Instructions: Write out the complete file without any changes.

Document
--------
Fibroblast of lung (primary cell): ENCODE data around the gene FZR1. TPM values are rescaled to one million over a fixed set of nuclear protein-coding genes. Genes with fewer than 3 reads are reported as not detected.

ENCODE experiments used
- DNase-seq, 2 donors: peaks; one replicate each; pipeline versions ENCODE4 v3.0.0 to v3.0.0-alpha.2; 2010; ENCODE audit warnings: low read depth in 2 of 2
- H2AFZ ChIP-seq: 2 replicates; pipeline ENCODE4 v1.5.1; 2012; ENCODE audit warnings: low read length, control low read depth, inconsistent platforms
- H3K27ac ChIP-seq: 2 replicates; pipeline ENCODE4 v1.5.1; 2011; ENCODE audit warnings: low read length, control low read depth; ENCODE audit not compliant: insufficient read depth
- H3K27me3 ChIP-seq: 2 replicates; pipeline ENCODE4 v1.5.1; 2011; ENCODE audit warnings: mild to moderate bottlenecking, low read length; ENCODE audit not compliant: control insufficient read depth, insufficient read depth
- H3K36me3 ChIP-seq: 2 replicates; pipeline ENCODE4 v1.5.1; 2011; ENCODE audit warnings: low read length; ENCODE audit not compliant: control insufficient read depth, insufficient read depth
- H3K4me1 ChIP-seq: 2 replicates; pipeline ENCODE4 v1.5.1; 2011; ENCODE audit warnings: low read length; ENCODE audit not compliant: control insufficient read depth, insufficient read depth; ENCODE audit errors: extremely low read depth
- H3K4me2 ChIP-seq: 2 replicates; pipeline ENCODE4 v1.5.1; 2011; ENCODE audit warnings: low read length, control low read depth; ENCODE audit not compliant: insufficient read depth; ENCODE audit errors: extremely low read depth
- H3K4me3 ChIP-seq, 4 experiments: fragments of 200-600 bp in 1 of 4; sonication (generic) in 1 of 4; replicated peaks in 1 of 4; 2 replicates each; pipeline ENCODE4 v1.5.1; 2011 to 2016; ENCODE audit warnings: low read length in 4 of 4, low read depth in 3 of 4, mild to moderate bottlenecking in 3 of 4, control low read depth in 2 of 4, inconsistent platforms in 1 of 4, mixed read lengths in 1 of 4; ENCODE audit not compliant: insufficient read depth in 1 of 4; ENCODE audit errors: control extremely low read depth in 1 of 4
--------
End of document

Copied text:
Fibroblast of lung (primary cell): ENCODE data around the gene FZR1. TPM values are rescaled to one million over a fixed set of nuclear protein-coding genes. Genes with fewer than 3 reads are reported as not detected.

ENCODE experiments used
- DNase-seq, 2 donors: peaks; one replicate each; pipeline versions ENCODE4 v3.0.0 to v3.0.0-alpha.2; 2010; ENCODE audit warnings: low read depth in 2 of 2
- H2AFZ ChIP-seq: 2 replicates; pipeline ENCODE4 v1.5.1; 2012; ENCODE audit warnings: low read length, control low read depth, inconsistent platforms
- H3K27ac ChIP-seq: 2 replicates; pipeline ENCODE4 v1.5.1; 2011; ENCODE audit warnings: low read length, control low read depth; ENCODE audit not compliant: insufficient read depth
- H3K27me3 ChIP-seq: 2 replicates; pipeline ENCODE4 v1.5.1; 2011; ENCODE audit warnings: mild to moderate bottlenecking, low read length; ENCODE audit not compliant: control insufficient read depth, insufficient read depth
- H3K36me3 ChIP-seq: 2 replicates; pipeline ENCODE4 v1.5.1; 2011; ENCODE audit warnings: low read length; ENCODE audit not compliant: control insufficient read depth, insufficient read depth
- H3K4me1 ChIP-seq: 2 replicates; pipeline ENCODE4 v1.5.1; 2011; ENCODE audit warnings: low read length; ENCODE audit not compliant: control insufficient read depth, insufficient read depth; ENCODE audit errors: extremely low read depth
- H3K4me2 ChIP-seq: 2 replicates; pipeline ENCODE4 v1.5.1; 2011; ENCODE audit warnings: low read length, control low read depth; ENCODE audit not compliant: insufficient read depth; ENCODE audit errors: extremely low read depth
- H3K4me3 ChIP-seq, 4 experiments: fragments of 200-600 bp in 1 of 4; sonication (generic) in 1 of 4; replicated peaks in 1 of 4; 2 replicates each; pipeline ENCODE4 v1.5.1; 2011 to 2016; ENCODE audit warnings: low read length in 4 of 4, low read depth in 3 of 4, mild to moderate bottlenecking in 3 of 4, control low read depth in 2 of 4, inconsistent platforms in 1 of 4, mixed read lengths in 1 of 4; ENCODE audit not compliant: insufficient read depth in 1 of 4; ENCODE audit errors: control extremely low read depth in 1 of 4